PFAS Are Here: First Round of Results Show PFAS in California Drinking Water Supply Wells

Environmental Law  

October 24, 2019

Results from the first phase of sampling drinking water supply wells for per- and polyfluoroalkyl substances (PFAS) were recently published by the California State Water Resources Control Board (State Water Board) and show reportable levels at approximately 190 or 35% of the 570 wells tested.  The State Water Board’s initial testing program focused on wells near commercial airports and municipal solid waste landfills.  Of the 570 drinking water supply wells sampled, only four percent were above the response level (RL) of 70 parts per trillion (ppt) for  perfluorooctane sulfonic (PFOS) and perfluorooctanoic acid (PFOA), the two most common PFAS compounds tested.  Sixty-five percent of the wells sampled were below the notification levels set for PFOS and PFOA, 6.5 ppt and 5.1 ppt respectively.  The results thus far are good news for many public water systems, as they show more than half of the wells tested are largely free of PFOA and PFOS.  For those public water systems with supply wells impacted above the RL, and for the neighboring airports, the State Water Board will be requiring additional sampling to identify sources contributing to PFAS in the impacted wells.

The initial PFAS test results are from the first wave of sampling ordered by the State Water Board.  In March 2019, the State Water Board announced a sweeping investigation to study and sample potential sources of PFAS in drinking water supplies from a variety of industrial and municipal sources of PFAS, including airports, landfills, manufacturing facilities, bulk terminals, and wastewater treatment facilities.  PFAS are highly fluorinated manmade compounds that are resistant to heat, water and oil.  They are used in fire suppression foams and in a wide range of products designed to be waterproof, stain-resistant or non-stick, such as carpets, furniture, cookware, clothing and food packaging.  PFAS have been found in drinking water supplies and are reported to have a variety of adverse health effects.

Phase one of the State Water Board’s PFAS investigation focused on sampling and testing for PFAS in drinking water wells near airports where fire training or fire response sites may have used fire retardant foam containing PFAS and near municipal solid waste landfills.  The results indicate that 369 wells tested below the current notification levels for PFOA and PFOS, 178 tested between the notification levels and the RL, 11 sampling sites tested between the RL and 100 ppt, and 12 tested over 100 ppt.

Public water systems with wells testing above the RL must now consider whether to take the well out of service or provide treatment if available.  Public water systems with wells above the notifications levels for PFOA and PFOS are encouraged to report this information to customers.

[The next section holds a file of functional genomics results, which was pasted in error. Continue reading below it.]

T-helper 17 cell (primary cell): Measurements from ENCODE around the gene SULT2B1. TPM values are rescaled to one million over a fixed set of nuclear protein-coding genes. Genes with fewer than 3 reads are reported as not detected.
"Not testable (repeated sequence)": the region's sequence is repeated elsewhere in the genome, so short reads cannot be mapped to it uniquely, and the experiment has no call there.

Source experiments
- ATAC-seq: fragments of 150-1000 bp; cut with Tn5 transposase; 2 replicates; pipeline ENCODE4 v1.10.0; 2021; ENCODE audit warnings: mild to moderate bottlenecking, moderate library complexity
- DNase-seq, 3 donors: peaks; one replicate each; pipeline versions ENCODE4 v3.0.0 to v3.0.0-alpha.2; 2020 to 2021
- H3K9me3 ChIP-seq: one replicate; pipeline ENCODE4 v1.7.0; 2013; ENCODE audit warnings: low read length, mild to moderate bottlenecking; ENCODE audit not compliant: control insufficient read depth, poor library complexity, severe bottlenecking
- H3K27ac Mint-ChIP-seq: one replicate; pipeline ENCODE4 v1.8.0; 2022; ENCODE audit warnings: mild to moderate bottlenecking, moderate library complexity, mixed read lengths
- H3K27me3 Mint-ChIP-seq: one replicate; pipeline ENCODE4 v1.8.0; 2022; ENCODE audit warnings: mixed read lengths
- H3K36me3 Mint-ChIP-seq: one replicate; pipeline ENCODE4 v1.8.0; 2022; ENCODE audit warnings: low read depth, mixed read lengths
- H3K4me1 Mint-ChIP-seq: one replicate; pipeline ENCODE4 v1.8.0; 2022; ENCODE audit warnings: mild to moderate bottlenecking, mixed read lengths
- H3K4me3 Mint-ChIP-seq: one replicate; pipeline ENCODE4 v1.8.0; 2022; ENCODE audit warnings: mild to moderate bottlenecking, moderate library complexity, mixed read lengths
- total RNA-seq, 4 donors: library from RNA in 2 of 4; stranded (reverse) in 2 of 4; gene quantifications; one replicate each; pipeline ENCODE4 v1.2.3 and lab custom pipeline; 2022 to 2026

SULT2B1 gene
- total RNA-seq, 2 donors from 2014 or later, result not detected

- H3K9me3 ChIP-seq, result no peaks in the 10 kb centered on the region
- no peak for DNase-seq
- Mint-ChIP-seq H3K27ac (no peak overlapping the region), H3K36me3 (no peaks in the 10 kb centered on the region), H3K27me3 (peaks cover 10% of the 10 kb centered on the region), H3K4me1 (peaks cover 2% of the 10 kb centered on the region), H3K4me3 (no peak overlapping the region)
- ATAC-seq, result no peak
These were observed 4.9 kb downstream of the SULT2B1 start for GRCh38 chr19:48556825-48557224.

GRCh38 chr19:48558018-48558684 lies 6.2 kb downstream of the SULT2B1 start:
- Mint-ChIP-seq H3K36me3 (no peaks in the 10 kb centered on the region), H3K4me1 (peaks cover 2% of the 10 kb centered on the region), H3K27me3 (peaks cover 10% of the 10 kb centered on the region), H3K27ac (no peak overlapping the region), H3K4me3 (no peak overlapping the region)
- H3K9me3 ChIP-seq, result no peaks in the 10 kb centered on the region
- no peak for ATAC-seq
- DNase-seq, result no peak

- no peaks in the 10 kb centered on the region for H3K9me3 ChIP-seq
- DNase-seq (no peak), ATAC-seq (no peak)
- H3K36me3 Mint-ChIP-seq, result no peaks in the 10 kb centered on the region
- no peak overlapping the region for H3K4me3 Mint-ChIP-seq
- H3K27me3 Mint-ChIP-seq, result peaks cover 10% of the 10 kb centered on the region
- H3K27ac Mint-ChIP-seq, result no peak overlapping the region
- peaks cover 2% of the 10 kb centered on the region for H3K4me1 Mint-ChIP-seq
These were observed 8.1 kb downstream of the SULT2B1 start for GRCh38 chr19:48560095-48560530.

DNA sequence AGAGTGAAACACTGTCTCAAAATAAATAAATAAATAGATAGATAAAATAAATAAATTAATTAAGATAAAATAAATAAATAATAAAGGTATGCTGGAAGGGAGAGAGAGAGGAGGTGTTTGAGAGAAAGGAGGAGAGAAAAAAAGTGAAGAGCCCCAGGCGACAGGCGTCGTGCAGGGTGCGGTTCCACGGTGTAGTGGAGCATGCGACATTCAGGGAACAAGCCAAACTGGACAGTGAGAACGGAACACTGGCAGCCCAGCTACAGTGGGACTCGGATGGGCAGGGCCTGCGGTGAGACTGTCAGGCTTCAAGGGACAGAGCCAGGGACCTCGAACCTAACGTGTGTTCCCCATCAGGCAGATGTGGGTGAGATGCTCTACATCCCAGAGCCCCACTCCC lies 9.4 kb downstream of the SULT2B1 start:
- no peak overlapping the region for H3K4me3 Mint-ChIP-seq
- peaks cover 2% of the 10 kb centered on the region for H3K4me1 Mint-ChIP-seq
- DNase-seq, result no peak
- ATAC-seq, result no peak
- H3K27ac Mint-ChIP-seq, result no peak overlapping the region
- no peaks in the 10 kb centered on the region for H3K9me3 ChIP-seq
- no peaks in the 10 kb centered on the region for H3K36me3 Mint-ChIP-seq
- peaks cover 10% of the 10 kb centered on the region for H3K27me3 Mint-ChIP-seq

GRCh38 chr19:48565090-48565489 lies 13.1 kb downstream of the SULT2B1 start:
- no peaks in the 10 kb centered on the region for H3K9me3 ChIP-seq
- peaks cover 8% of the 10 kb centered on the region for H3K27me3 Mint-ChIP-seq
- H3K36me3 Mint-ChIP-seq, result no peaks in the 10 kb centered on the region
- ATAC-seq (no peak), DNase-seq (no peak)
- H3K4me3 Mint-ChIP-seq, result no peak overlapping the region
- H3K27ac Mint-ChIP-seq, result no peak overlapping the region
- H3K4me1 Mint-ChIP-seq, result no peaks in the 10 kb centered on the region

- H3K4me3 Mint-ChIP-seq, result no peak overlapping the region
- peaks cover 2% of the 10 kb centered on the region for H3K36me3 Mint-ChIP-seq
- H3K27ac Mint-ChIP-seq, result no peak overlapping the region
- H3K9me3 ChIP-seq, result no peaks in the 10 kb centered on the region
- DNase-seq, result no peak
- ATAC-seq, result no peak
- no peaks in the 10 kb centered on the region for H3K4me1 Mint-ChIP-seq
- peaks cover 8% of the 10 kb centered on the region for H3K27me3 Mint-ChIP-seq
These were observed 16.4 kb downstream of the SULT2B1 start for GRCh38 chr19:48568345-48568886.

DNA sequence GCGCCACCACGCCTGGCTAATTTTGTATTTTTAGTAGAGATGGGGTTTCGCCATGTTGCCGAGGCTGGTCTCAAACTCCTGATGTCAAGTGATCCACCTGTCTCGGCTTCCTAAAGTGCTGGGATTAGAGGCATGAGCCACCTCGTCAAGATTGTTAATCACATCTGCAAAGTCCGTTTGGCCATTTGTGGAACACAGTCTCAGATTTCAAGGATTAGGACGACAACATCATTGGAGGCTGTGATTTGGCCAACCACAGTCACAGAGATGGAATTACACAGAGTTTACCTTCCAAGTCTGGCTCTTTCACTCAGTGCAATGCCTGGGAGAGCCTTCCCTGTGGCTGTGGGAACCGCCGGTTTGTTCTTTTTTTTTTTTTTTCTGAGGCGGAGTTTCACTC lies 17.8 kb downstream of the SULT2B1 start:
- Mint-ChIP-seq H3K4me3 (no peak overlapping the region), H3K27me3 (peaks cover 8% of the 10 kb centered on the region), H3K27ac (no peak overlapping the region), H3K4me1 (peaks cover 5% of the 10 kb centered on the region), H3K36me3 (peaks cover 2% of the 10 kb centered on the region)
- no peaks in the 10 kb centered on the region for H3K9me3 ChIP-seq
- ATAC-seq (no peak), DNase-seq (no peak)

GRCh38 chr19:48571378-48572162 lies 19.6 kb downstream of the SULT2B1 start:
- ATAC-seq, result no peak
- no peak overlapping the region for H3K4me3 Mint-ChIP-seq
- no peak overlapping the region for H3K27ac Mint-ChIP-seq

Testing results show that while PFAS are present in California drinking water wells, thus far only a small percentage of wells have PFAS above the recommended health advisory level of 70 ppt.

What’s Next?

When the State Water Board announced its investigation in March, it announced that it would issue a second wave of orders under the PFAS sampling program.  Phase Two focuses on testing at chrome plating facilities, refineries, bulk storage fuel terminals, and non-airport fire training locations.

Separately, the State Water Board also has indicated that it will publish groundwater testing results in areas known to have had PFAS and PFOA contamination such as airports and landfills by the end of the year.  In addition, early next year the State Water Board plans to publish sampling data from federal facilities such as military bases where flame retardant foam containing PFAS may have been used.

In the regulatory arena, the Office of Environmental Health Hazard Assessment (OEHHA) is developing a public health goal (PHG) for PFOA and PFOS.  This is an important step in the process to establish a maximum contaminant level (MCL), a regulatory standard for drinking water that a public water system must comply with and could be used as a groundwater remediation goal for sites with PFAS contamination.  The development of a PHG and MCL could take at least a year.

The impact of PFAS on California drinking water systems, including health effects and costs of treatment and remediation remain to be seen.  Litigation has yet to be filed in California because of PFAS contamination.  But as more testing is conducted, more PFAS are likely to be found in groundwater and in drinking water supply wells.  As a result, there will be a significant push to identify sources for PFAS and litigation will likely follow for the costs of investigation, treatment and remediation.

For additional information about the State Water Board’s efforts to study and investigate PFAS, please contact us.